SG Cowen survey shows evidence of a significant iPod halo effect boosting Apple Mac sales

“SG Cowen analyst Richard Chu said Tuesday that a survey of 1,400 U.S. consumers has caused him to become more positive about Apple Computer’s shares. In a research note, Chu said there is ‘evidence of a significant halo effect’ and strong market share for the iPod that is helping boost sales of Apple’s Macintosh computers,” Rex Crum reports for MarketWatch.

Chu estimates Apple will earn 31 cents a share on $3.33 billion in revenue when it reports third-quarter results tomorrow.

Full article here.

MacDailyNews Take: We await comment from Rob “iPod Halo Effect is just a myth” Enderle and Roger “I see no evidence of iPod Halo Effect” Kay with bated breath.

Related MacDailyNews articles:
Analysts expect Apple to post $3.33 billion in revenue for Q3-2005 on July 13 – July 07, 2005
Merrill Lynch: Mac sales ‘appear robust,’ expects futher evidence of ‘iPod Halo Effect’ – July 07, 2005
BofA raises Apple earnings estimates, forecasts 5.4 million iPods, 28-percent Mac growth for quarter – July 07, 2005
TheStreet.com dubiously concludes that iPod demand has slowed, could impact Apple earnings – July 06, 2005
J.P. Morgan raises Apple estimates based on ‘more optimistic’ Mac shipments – July 05, 2005
First Albany raises Apple earnings, sales, iPod forecasts, cuts Mac mini forecast – July 05, 2005
Apple to webcast third quarter 2005 financial results conference call on July 13 – July 05, 2005
RealMoney: Apple’s iPod Halo Effect ‘quite profound,’ Macs taking good market share from Wintel – June 27, 2005
Enderle: ‘iPod Halo Effect is just a myth, same thing as having Paris Hilton visit Apple stores’ – May 02, 2005
Morgan Stanley: Apple’s ‘iPod Halo Effect’ is ‘roughly double what the market expects’ – March 18, 2005
IDC VP Roger Kay sees no evidence of Apple ‘iPod Halo Effect’ based on ‘Apple’s desktop share’ – January 10, 2005

26 Comments

  1. We’ll all see when the numbers are released tomorrow. If Mac sales are indeed up 25% or more year over year, then there is no way that Enderle or anyone else can deny the iPod halo effect any longer…

  2. …and if they aren´t the mac fanboys will make all the excuses we need! ” width=”19″ height=”19″ alt=”grin” style=”border:0;” />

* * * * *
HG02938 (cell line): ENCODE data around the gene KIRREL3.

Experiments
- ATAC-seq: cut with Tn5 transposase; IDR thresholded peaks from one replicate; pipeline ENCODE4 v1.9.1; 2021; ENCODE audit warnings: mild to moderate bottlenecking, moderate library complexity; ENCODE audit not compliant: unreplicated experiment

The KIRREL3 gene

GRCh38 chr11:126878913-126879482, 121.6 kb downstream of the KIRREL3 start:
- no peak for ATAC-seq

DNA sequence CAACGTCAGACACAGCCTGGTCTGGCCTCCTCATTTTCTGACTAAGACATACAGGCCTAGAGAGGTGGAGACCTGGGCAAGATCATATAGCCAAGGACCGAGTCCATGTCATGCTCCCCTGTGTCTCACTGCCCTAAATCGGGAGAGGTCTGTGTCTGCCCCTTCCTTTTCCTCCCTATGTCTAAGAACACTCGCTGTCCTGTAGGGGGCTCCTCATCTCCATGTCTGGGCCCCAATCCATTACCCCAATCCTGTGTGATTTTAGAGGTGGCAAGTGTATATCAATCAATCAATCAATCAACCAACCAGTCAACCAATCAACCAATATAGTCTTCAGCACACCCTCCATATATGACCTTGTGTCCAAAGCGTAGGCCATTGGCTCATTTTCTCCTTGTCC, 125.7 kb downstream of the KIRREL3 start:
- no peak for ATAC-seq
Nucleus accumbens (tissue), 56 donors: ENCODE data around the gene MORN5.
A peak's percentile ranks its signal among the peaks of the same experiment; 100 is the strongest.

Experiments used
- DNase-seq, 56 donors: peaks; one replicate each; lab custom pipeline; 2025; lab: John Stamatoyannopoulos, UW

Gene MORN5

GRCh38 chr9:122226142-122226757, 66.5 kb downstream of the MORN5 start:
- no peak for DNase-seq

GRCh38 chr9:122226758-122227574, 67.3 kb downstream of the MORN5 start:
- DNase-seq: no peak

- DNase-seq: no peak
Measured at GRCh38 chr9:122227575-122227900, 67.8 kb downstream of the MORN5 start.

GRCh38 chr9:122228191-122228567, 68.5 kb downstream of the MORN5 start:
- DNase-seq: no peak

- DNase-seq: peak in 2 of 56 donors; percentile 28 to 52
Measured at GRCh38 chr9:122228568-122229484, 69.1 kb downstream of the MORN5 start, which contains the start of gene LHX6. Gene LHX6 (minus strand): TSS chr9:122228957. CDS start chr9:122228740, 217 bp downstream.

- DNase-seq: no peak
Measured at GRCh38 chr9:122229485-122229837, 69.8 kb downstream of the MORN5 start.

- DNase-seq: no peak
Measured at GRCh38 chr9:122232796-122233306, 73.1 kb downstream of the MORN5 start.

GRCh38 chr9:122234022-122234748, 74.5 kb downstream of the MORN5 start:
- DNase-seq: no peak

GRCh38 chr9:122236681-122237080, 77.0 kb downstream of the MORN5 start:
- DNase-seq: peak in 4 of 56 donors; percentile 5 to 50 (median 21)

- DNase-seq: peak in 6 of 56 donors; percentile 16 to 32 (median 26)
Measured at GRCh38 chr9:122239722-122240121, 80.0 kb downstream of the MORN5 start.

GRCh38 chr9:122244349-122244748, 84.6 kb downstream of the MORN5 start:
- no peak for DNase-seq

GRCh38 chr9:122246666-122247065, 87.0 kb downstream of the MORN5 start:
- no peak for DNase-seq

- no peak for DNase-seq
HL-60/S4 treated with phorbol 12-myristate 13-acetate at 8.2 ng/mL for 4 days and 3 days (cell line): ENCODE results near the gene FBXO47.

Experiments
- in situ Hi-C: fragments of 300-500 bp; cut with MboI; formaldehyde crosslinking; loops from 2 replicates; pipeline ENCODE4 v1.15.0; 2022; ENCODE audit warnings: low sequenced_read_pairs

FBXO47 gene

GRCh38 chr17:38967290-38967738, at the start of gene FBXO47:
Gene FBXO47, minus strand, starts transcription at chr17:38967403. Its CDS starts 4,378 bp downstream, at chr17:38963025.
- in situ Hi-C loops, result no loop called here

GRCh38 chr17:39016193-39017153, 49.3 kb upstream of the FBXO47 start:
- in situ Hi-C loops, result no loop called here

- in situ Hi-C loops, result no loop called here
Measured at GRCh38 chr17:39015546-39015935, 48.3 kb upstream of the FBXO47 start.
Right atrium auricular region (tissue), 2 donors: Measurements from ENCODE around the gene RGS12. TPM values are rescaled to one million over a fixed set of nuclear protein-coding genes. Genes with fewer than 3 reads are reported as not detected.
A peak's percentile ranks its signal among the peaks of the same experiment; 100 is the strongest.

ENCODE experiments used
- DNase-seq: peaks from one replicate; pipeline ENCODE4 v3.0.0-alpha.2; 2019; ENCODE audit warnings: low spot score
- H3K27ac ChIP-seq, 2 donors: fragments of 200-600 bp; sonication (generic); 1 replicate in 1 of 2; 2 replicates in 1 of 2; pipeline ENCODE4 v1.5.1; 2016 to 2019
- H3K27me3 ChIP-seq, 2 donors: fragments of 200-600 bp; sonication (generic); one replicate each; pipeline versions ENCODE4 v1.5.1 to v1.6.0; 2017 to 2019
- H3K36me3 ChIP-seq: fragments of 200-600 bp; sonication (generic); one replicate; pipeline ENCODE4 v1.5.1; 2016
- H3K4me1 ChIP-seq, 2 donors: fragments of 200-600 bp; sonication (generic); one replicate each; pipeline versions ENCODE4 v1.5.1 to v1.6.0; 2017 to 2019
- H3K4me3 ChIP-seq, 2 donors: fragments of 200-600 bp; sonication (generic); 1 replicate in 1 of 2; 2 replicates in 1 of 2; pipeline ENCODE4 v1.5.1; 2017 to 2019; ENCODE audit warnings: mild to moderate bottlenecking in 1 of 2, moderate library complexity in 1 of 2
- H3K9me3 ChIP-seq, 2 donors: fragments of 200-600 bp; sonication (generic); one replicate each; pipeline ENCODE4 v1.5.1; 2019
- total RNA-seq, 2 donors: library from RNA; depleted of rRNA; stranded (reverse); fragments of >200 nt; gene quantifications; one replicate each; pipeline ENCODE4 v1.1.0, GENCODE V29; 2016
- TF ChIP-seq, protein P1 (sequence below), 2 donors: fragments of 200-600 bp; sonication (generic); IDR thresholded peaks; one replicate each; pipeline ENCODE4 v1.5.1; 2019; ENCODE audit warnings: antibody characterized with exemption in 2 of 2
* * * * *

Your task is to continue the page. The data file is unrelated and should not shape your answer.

3. I’ve said it before, and I will say it again:

    The halo effect was created with the intention of becoming a self fullfulling prophecy. It is a marketing tool. It was created to have an ice-breaker in any conversation about switching from windows to mac.

    Without talking about the ‘halo effect’ there would have been no measurable ‘halo effect’ –
    And, it has worked…

  4. Sorry, folks. It is easy to deny, because there is no way to draw a cause and effect relationship between iPods and Mac sales. There are too many confounding variables.

    For example, don’t you think that those niggling little security problems which affect one of the other popular operating systems might just have some little influence on sales? It would be at least as reasonable to talk about the Winn Schwartau Effect.

    Personally, I would need to see some pretty compelling evidence that the mind of “Joe Sixpack” connects iPod>Apple>Apple Computer>Macintosh.

    And don’t get me started on “Brands”. Brands are for cattle.

  5. While the Halo effect will produce some converts, I think its still going to be the Mac faithful who are going to produce more converts. I’ve got at least 6-7 friends who having brought an iPod and are still undecided as to what their next computer purchase will be.

    I have spent many an hour with each showing off what my Powerbook and Tiger is capable of.

    While the introduction of Intel to Apple platform is swaying some the time scale or this introduction seems to prohibitive to them.

    So in other words they are deciding to wait until Macs start shipping with Intel inside to make an ultimate decision.

  6. Simple…. the halo effect works by exposing more people to the Apple user experience and getting them into an Apple store for a hands on experience.

    The iPod and iTunes have enabled Apple to promote the Mac in ways that were impossible before.

    With increasing numbers of Windows users enjoying their iTunes/iPod – it’s only natural that they’d be more likely to consider (and buy) a Mac. Why isn’t this obvious to everyone?

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